Facility dogs are expertly trained dogs who partner with a facilitator working in a health care, visitation or education setting.
Canine Companions facility dogs are trustworthy in professional environments and can perform over 40 commands designed to motivate and inspire clients with special needs.
Facilitators are working professionals responsible for handling and caring for the facility dog. Additionally, facilitators are committed to long-term employment where they directly serve clients with special needs a minimum of twenty hours per week.
One of the most valued qualities of the facility dog is the unconditional love and attention it gives to the clients and patients with whom it interacts.
In an educational setting, a facility dog helps engage students in schools and special education classes.
In a health care environment, activities such as grooming, feeding and playing fetch with a facility dog can aid patients in medical rehabilitation and psychiatric programs.
A well-mannered and highly trained facility dog encourages feelings of calm and security for clients in a visitation setting such as a courtroom.
In order to be eligible for a facility dog, applicants must:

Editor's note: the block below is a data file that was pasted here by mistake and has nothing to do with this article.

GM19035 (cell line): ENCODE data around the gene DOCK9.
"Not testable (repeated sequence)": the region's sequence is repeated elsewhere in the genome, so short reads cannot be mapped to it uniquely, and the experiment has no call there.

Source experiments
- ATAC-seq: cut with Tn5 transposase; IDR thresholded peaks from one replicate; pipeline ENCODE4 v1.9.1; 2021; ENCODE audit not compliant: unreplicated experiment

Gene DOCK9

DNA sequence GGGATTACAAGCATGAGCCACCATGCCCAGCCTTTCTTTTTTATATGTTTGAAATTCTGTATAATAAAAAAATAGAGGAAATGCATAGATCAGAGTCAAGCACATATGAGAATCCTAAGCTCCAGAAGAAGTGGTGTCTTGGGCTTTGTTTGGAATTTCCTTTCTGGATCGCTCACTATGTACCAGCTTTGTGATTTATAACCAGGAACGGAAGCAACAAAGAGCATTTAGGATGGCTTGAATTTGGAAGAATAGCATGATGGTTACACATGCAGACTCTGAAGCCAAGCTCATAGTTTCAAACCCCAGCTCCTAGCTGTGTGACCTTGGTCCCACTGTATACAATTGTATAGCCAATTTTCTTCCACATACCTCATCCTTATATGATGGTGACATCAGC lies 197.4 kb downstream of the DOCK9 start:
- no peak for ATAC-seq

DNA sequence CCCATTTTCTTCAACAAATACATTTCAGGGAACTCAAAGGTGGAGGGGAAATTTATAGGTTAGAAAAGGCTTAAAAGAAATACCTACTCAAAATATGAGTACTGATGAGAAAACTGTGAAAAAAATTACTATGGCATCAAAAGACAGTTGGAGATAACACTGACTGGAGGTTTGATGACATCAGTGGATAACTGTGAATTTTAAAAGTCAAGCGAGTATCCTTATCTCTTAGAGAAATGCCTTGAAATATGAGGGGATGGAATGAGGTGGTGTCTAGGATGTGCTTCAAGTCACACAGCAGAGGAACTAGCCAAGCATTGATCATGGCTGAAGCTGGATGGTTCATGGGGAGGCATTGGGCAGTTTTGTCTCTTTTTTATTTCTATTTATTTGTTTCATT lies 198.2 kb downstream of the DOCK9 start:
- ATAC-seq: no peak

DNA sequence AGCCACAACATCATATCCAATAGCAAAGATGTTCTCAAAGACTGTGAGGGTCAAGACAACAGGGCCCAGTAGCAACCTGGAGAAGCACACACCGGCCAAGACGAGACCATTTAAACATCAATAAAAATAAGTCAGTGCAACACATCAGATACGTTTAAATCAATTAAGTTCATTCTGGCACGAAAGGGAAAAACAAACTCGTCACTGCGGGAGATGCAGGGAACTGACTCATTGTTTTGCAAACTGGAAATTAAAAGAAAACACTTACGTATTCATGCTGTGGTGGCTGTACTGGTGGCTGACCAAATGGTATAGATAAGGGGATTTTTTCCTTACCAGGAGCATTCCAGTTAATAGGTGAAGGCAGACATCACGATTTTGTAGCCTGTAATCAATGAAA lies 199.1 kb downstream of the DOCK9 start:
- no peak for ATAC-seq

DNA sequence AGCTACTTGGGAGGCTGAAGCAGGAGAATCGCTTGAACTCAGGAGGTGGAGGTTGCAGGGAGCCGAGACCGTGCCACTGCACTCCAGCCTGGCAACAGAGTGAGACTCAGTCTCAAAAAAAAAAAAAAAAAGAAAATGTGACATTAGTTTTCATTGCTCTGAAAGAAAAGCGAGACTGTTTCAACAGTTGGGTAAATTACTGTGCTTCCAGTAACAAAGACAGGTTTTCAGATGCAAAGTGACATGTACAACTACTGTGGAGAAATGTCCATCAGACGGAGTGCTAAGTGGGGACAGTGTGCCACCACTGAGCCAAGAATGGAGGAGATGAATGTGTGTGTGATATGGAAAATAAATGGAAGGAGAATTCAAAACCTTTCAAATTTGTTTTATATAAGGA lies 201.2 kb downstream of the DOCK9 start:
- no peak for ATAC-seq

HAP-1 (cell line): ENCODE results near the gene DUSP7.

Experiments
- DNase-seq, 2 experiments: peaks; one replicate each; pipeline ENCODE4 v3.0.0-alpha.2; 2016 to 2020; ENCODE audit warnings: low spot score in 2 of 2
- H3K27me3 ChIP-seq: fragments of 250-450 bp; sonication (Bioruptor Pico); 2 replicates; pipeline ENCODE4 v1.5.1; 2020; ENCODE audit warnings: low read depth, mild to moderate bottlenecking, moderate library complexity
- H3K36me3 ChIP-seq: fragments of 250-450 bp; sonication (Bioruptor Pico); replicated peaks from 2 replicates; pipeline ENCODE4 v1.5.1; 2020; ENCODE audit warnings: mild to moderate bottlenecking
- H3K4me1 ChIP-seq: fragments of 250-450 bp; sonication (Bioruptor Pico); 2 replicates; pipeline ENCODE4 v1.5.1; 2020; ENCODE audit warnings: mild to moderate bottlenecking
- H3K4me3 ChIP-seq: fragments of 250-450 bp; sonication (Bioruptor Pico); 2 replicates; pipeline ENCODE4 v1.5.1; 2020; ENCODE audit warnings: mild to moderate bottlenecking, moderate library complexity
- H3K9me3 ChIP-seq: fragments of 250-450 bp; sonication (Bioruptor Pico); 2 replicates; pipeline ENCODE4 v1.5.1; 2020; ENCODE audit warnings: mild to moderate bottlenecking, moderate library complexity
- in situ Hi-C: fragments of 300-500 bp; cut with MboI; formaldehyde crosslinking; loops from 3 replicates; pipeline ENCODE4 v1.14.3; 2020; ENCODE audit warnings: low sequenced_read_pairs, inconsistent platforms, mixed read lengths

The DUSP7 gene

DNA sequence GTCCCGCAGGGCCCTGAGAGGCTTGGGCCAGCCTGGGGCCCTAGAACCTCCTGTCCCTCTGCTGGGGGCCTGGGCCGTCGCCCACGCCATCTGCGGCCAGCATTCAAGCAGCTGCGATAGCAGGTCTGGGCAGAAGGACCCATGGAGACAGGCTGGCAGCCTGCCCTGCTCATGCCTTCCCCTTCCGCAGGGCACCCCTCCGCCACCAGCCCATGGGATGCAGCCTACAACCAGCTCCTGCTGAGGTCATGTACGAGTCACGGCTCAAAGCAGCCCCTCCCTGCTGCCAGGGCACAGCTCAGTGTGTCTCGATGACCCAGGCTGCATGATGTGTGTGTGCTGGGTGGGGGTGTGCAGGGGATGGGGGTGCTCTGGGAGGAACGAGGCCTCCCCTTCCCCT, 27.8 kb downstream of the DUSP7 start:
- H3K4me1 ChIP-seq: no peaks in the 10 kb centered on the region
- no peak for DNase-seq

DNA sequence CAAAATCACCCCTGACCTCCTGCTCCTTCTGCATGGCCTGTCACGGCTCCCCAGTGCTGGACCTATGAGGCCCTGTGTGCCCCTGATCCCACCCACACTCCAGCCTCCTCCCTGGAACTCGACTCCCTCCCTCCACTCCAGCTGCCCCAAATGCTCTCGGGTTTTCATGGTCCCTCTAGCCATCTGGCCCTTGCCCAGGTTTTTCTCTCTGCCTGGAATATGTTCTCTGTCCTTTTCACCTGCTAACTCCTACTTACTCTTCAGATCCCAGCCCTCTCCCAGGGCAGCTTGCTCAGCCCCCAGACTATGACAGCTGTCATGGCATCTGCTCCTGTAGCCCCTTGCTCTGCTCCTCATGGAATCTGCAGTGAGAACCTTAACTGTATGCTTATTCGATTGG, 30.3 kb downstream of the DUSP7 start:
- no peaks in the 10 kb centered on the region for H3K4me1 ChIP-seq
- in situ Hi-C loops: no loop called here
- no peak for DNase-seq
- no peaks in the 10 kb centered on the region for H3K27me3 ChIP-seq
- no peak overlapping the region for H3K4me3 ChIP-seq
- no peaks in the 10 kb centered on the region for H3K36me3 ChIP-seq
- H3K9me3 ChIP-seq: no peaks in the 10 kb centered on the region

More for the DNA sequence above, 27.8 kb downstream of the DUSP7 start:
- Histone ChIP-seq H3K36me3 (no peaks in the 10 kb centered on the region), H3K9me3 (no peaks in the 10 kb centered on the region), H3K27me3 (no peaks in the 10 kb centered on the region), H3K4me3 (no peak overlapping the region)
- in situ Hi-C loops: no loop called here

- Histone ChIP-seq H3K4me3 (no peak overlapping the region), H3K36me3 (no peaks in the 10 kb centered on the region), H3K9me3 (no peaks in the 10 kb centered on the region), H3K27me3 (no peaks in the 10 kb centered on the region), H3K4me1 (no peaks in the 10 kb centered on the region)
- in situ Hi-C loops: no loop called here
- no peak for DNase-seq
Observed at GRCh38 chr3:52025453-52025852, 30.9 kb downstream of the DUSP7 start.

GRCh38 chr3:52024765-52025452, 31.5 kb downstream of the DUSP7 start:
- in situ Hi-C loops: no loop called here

- Be employed working a minimum of 20 hours a week with a marginalized population
- Have approval from their employer for the use of a facility dog
- Be able to demonstrate the ability to safely and effectively control, manage and care for a dog
- Have adequate vision to observe, intervene, and manage a dog’s behavior (generally equivalent to DMV license requirements)
- Be willing to attend a two-week Team Training class at a Canine Companions training center
- Be willing to participate in on-going Canine Companions training and graduate support program
Canine Companions facility dogs and follow-up services are free of charge.
The process to receive a Canine Companions assistance dog includes multiple steps. Click the button below to find out if an assistance dogs is right for you and start the process to receive more information.
Please note: Canine Companions does not train or place dogs for the following; to do guide work for the blind, to do seizure or diabetic alert/response, to anticipate or detect medical symptoms, for the primary benefit of emotional comfort or social support, to recognize and/or manage undesirable human behavior, to provide supervision, navigation, or safety from environmental hazards, to respond aggressively, to provide personal protection, to assist with the management of mental illness as a primary condition.